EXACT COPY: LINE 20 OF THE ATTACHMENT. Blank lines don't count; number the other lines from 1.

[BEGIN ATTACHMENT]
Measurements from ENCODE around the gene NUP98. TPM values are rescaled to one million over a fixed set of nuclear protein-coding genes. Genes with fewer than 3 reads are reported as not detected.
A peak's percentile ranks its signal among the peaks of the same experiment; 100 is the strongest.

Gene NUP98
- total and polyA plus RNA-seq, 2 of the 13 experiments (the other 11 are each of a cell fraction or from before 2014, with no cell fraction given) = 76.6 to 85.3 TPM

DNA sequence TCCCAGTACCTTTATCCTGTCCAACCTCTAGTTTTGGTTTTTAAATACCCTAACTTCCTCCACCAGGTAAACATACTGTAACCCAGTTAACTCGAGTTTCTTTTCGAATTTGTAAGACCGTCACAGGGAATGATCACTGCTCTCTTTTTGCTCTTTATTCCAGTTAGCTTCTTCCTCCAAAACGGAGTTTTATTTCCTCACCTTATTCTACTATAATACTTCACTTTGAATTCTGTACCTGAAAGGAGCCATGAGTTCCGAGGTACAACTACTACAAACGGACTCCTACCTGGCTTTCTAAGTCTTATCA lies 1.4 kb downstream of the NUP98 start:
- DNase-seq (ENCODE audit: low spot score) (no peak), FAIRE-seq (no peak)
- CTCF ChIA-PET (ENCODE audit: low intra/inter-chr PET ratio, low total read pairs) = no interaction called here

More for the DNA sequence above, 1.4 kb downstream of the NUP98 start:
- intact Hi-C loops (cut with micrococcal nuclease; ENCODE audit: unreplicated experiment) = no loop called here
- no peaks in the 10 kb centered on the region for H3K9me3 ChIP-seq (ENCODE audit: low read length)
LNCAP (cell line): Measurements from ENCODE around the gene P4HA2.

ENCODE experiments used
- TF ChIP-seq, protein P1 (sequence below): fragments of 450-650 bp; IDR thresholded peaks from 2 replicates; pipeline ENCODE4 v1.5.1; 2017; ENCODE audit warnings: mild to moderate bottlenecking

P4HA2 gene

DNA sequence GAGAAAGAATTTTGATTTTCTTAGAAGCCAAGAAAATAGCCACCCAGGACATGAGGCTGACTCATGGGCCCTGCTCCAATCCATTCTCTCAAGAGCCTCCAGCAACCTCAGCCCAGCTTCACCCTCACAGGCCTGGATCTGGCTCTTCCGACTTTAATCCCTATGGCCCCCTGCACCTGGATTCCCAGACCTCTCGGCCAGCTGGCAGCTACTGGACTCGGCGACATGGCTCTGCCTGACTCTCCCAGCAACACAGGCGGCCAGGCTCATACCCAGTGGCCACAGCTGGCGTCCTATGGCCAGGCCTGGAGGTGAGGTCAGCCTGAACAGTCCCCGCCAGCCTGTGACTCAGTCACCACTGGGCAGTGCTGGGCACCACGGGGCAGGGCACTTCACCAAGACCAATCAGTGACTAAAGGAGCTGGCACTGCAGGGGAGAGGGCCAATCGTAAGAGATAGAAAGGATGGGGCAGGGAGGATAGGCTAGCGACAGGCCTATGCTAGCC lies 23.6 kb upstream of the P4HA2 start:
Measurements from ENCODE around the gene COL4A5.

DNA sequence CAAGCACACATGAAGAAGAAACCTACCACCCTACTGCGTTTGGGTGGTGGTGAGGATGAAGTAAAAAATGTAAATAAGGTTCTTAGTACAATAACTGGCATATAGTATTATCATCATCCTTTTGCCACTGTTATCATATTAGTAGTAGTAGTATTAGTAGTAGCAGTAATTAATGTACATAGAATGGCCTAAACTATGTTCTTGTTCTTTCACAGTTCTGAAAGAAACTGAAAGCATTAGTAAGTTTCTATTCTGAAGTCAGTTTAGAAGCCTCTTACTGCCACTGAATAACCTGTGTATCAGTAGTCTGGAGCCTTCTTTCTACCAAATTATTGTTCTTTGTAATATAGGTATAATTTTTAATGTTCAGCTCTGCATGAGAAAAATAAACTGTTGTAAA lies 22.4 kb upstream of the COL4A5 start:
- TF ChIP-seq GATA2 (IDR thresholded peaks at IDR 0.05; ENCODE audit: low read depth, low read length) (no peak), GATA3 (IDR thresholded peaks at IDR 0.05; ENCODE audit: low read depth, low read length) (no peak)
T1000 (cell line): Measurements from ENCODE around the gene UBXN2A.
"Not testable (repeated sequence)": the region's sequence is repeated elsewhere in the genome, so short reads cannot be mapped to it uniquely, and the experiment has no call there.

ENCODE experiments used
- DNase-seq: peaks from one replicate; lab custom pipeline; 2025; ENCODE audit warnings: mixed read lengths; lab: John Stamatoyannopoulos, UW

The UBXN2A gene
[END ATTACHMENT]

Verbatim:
"Not testable (repeated sequence)": the region's sequence is repeated elsewhere in the genome, so short reads cannot be mapped to it uniquely, and the experiment has no call there.